‘The Good Place’ Mid-Season Review: Humanity is Worthy of Saving, But How?
All right benches, listen up! The final season of The Good Place has just reached its slightly past halfway mark, and you know what that means — shirt has gone down! After tonight there is only one episode left before the December break! The grand experiment is over! Yes, there are spoilers in this review! How many exclamation points can I use? A lot!
But like seriously, major spoilers ahead so stop reading if you care about that.
After rescuing Brent and Chidi from the pit, Brent finally has his big reckoning and apologizes (for probably the first time in his life) right as the experiment ends. Later, at the hearing with The Judge, she reveals the results: Out of the four humans (Brent, John, Simone, and Chidi), John, Simone, and Chidi all improved while Brent got a tiny bit worse. Shawn and the Bad Place declare this a victory for themselves, and the Judge is inclined to agree — until Michael points out that Brent actually improved significantly right at the very end. Not only that, but the love and support that the four original humans provided to their friends and loved ones back on earth caused them to get better as well. This proves Michael’s theory (and that of the show as a whole) that humans are forever capable of improvement and that no one is beyond rehabilitation.
Meanwhile, to distract themselves from the deliberations, the original gang and Janet hold “the funeral to end all funerals” for each other. Each taking a turn to celebrate their lives in the way that they most want. (And dragging along a frozen Chidi in a hilarious nod to Weekend at Bernie’s). Tahani has hers on a private jet, Jason has his in a swimming pool (because in Jacksonville, FL, it is traditional to have your funeral in the place you were born), and Eleanor has everyone don sweatpants. They each speak to what makes the honorary “dead” person important, and how their presence in each other’s lives has helped them to improve. They have provided each other with the strength, positivity, determination, and hope that they were missing during their time on earth.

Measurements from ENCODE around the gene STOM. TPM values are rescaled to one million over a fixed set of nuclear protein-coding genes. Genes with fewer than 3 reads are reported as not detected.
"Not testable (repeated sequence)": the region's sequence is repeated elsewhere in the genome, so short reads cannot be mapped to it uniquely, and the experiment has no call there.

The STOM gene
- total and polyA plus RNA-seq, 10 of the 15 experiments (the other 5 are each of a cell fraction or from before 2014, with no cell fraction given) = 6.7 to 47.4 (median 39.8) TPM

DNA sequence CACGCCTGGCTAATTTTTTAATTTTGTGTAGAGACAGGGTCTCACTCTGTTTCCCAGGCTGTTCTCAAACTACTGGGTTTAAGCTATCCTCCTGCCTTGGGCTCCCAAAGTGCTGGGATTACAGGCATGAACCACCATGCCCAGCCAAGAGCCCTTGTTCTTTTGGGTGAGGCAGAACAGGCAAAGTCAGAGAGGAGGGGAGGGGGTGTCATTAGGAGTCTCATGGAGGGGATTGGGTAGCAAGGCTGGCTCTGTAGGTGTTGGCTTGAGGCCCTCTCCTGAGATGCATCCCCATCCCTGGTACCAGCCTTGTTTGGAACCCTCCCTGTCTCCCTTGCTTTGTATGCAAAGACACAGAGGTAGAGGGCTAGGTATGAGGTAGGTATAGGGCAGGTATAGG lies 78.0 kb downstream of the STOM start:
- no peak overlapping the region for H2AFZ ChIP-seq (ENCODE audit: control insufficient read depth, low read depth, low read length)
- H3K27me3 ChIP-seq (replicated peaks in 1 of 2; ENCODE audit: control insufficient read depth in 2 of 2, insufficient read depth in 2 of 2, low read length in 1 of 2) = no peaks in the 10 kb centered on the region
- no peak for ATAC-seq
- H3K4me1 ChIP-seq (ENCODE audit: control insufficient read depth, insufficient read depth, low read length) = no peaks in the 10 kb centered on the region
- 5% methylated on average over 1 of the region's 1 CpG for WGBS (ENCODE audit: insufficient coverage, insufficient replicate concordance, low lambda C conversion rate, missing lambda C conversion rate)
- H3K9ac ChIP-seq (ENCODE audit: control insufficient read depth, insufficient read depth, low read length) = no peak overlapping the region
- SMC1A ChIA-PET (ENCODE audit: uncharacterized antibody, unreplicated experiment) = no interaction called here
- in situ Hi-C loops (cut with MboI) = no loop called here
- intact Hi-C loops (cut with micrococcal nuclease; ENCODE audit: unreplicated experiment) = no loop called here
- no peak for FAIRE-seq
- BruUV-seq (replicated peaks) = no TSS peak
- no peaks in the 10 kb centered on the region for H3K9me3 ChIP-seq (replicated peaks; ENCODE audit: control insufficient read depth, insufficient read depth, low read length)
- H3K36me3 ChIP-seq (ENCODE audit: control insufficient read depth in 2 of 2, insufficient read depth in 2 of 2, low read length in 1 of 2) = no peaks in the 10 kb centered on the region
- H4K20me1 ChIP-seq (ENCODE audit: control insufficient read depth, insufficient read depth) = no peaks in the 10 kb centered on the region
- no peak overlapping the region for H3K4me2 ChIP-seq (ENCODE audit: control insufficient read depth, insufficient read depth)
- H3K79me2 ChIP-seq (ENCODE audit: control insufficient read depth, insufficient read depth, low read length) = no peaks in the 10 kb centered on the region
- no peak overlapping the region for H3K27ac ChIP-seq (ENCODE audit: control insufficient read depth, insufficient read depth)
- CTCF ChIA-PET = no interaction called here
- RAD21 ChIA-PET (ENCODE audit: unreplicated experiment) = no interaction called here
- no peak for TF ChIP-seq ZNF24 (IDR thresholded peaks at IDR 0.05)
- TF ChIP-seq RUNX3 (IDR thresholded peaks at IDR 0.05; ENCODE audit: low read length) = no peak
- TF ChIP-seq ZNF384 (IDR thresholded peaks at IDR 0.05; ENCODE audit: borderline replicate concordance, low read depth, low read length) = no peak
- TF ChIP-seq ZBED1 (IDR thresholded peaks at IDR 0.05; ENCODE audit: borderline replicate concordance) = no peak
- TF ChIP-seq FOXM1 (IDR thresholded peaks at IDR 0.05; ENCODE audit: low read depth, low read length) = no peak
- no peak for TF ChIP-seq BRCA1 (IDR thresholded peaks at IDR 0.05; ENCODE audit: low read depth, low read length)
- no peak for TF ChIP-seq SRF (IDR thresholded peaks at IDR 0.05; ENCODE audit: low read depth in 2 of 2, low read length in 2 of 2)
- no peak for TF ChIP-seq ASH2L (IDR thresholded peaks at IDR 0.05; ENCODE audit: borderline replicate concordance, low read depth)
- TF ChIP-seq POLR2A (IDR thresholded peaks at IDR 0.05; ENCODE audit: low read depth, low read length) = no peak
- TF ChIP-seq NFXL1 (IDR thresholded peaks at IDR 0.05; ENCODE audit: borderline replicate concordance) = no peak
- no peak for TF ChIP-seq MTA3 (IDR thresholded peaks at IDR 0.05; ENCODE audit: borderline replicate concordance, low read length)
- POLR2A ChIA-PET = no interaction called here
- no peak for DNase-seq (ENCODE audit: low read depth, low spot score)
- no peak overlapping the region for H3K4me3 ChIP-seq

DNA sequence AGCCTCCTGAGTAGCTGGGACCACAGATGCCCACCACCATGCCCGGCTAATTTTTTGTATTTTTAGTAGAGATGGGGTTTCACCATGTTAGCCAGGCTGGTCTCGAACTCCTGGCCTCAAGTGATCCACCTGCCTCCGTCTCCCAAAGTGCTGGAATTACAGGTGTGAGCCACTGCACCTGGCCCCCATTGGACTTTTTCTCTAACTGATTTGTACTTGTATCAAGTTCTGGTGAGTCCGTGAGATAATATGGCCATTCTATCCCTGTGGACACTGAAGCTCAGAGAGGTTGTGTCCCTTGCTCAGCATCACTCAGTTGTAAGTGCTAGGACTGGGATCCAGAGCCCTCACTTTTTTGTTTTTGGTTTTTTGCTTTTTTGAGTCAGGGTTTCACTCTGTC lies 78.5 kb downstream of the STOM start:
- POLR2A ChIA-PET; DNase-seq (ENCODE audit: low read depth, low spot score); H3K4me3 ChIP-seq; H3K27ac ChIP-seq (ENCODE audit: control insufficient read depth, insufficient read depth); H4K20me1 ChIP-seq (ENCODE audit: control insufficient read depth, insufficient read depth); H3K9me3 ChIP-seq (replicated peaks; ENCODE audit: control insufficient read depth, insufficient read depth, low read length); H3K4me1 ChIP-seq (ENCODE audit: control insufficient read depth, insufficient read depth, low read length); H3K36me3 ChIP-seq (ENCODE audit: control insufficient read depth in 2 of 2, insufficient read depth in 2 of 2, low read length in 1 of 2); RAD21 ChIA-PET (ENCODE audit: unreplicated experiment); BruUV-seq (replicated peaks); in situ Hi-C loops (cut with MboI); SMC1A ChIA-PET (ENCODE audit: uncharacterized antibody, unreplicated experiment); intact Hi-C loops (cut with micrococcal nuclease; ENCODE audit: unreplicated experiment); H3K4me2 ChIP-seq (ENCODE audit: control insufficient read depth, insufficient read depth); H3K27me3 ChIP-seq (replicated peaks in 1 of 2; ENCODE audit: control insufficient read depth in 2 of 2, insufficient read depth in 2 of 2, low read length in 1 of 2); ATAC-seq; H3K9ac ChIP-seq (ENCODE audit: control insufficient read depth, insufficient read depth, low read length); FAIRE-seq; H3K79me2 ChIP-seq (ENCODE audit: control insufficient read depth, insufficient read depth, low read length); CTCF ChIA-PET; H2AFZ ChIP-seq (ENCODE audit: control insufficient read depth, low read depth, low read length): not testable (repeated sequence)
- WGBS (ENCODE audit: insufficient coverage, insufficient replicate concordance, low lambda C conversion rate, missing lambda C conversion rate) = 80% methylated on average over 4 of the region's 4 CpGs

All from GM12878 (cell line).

This serves to drive home Michael’s point that humans, if provided with the right emotional support, are always capable of becoming better. Fortunately, the Judge agrees with Michael and decides in his favor. The point system is no longer tenable for the current complexities of human life. Unfortunately, she decides that the way to fix this is by scrapping humanity, and Earth, completely. She decides to end life as we know it and start from scratch. Luckily for the humans (and Michael) the Janets — yes, ALL of the Janets — intervene. Bad Janet read Michael’s manifesto, agreed with his findings, and then shared it with the rest of the Janets in their group chat. They take the Judge’s device and hide it one of their voids. This buys our gang some time to plan a different solution (maybe a new and better after life) to pitch to the Judge. This means one thing: it’s time to wake up Chidi and restore all of his memories.
This show, more than any other currently airing, is tackling the true existential crisis that we find ourselves mired in at the end of this decade. In the real world things are bleak, people are terrible, and we find ourselves driven to increasingly extremist, and rigid, points of view. Whether it’s politics, the internet, or the impending climate crisis, it’s easy to become a fatalist and say “maybe humanity has failed and we should give up.” However, this show takes the radical stance of rejecting that cynical finality in favor of hope. Hearing Michael, the former demon, declare that every human (even Brent) is capable of and DESERVES rehabilitation feels truly profound right now. That either we are all worthy of continuing to strive for grace or we as a species should be cancelled. Despite what you think about the reality of “cancel culture” (personally, I call it “consequences,” and every society and culture has had some form of it or other going back to the dawn of time. Getting exiled? That was medieval cancel culture, baby), and what you might think about certain…err…. political leaders and the crimes and atrocities they commit, it can be hard to stomach the philosophy that ALL humans are worthy of rehabilitation, that even the worst of us should be given the chance to get better. But I think it’s an important lesson for us, as humans (lol grandiose, I know), to take in right now.
It’s easy to be Simone when she abandons Brent in the pit. To say, (after a lifetime of dealing with abuse and prejudice from people in positions of power) that some people are not worth saving. To let them lie in the graves that they’ve dug for themselves. I feel that way often. But we have to accept that all of us (well, 99% of us at least) have also messed up, hurt someone, or done the wrong things. We are all, to use Eleanor’s words, “major fork-ups.” (Side note: fork-ups also exist on a spectrum. I’m not equating lying to your mother to cheating on your spouse, or cheating on your spouse to running concentration camps for children. But that’s a different conversation.)
This might be a tough pill to swallow right now in this, the year 2019. But I think it’s a necessary one.
The Good Place airs Thursdays at 9 p.m on NBC.